When something comes easily and naturally, it can be difficult to understand why other people find it so difficult or incomprehensible.

Because I found origami so difficult, I could empathize with the struggles of my participants. I focused on simple projects with limited steps – if I could do it, an impatient six-year-old could likely do it. No one felt stupid or unaccomplished at my program, or struggled to keep up with the instructor. Everyone worked at their own speed and at their own level, and everything any child made was a real accomplishment.


Everything that’s not a samurai helmet was made by our librarian technician, Marianne. I can claim no credit for this adorable whale.

The children got to work with a grown-up who accepted her limitations with a smile and a complete lack of embarrassment. If I screwed up a project, I laughed, unfolded the paper, and started again. We learned to follow the different steps together.  I freely admitted that I wasn’t naturally talented, and made sure that everyone saw my many failures – failures are just a part of the learning process, after all! It was a fun afternoon, and I felt like a big weight had been lifted from my shoulders. It was OK to suck at something after all.

So, whether it’s singing, coding, crafting, paper folding, or any other kind of activity, don’t worry too much about your natural ability or skill – being rubbish at something can actually be a blessing in disguise, allowing you to mentor your participants, empathize with their struggles, revel in their successes, and reinforce the importance of not taking life too seriously, and being able to laugh at yourself.

Winter Craft – Snow Globes

Sometimes an activity works out so well that you just have to shout about it from the rooftops, so that all might share in your joy.


I shared this craft with a group of kids aged 6-9, and it was a major hit. One of the group leaders commented that she’d never seen the kids as quiet and involved in a project before (keep in mind that I was doing this activity on Christmas Eve, no less. I would’ve been satisfied just to get the kids to stop bouncing off the walls for a moment or two….)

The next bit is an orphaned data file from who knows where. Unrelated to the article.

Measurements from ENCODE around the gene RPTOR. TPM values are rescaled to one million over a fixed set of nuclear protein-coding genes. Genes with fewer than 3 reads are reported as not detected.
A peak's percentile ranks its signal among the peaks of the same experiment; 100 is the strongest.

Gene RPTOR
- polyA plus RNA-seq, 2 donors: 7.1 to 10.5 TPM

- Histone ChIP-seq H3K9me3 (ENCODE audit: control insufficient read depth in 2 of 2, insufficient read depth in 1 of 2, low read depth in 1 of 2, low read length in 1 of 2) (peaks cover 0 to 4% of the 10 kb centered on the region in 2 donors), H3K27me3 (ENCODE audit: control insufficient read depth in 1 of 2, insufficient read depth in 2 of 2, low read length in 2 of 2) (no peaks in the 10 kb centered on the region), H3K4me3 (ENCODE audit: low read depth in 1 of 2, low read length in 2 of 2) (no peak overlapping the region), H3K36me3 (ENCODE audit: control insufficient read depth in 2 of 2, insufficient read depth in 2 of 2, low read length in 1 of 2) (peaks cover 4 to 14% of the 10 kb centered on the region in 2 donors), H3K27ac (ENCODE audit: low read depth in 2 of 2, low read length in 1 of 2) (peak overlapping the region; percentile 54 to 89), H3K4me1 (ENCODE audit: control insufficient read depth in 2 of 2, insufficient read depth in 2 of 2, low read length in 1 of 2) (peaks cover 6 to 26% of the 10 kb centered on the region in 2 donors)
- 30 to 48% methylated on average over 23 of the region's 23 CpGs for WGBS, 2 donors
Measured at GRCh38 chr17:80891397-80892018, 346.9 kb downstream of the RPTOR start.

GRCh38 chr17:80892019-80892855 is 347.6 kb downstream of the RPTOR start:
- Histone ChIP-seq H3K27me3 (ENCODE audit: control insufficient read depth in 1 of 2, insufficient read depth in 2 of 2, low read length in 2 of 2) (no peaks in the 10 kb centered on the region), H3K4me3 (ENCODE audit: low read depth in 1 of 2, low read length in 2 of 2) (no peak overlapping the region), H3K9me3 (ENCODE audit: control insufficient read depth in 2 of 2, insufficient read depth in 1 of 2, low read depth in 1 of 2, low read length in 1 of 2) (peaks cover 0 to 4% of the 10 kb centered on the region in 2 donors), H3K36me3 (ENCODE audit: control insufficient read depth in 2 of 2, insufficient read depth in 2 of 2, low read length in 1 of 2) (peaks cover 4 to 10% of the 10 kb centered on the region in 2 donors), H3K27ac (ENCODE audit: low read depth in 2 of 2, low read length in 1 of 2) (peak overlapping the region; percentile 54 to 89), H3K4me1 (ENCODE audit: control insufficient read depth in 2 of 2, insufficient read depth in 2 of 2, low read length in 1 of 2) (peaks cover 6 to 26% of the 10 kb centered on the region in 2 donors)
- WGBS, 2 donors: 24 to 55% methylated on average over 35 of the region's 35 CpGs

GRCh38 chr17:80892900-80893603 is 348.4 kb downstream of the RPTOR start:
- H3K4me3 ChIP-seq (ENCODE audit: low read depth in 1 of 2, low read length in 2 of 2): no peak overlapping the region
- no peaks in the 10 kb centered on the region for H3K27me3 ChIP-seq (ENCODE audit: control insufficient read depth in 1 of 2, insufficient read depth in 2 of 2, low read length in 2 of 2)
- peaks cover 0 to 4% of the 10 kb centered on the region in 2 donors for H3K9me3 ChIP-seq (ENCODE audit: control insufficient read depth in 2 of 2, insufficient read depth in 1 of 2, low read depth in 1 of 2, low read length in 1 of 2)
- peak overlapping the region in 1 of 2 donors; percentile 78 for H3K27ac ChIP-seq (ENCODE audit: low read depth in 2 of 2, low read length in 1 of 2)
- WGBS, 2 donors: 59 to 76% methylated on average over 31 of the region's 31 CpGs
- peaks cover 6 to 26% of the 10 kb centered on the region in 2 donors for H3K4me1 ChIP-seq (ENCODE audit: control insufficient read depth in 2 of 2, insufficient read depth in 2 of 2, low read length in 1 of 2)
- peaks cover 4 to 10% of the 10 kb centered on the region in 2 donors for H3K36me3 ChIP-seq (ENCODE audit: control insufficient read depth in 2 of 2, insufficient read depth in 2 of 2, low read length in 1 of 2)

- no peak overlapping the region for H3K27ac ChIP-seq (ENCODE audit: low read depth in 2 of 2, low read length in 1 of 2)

All of the supplies can be purchased at a dollar store, and there’s very little mess, making this a quick and easy craft to whip up. It’s also a good craft for a mixed-age group, as kids can do as little or as much decorating as they’d like.


There are a number of different paper plate snow globe crafts out there – some use paper plates and plastic sheets, while others use plastic plates and construction paper. I took this popular craft idea and put my own little spin on it (of course!) to make it even easier for both kids and facilitators (I’m nothing if not practical).


1 plastic plate and 1 paper plate (of similar size) per child

Coloring and decorating supplies

Scotch tape

Mini marshmallows and/or small candies for snow!

  1. Decorate the paper plate
  2. Place mini marshmallows on the paper plate (delicious, edible snow!)
  3. Tape a plastic plate on top of the paper plate
  4. Stand back and admire your creation!


Using tape to attach the two plates together means no waiting for glue to dry, and no sticky, messy glue on fingers and desks. Using mini marshmallows and small candies for snow means excited, sugar-fueled kids. 🙂 You don’t need to use scissors, either, which means you can easily do this activity with toddlers or preschoolers, though you can make the activity more challenging by encouraging older children to draw more detailed or specific scenes on their plates.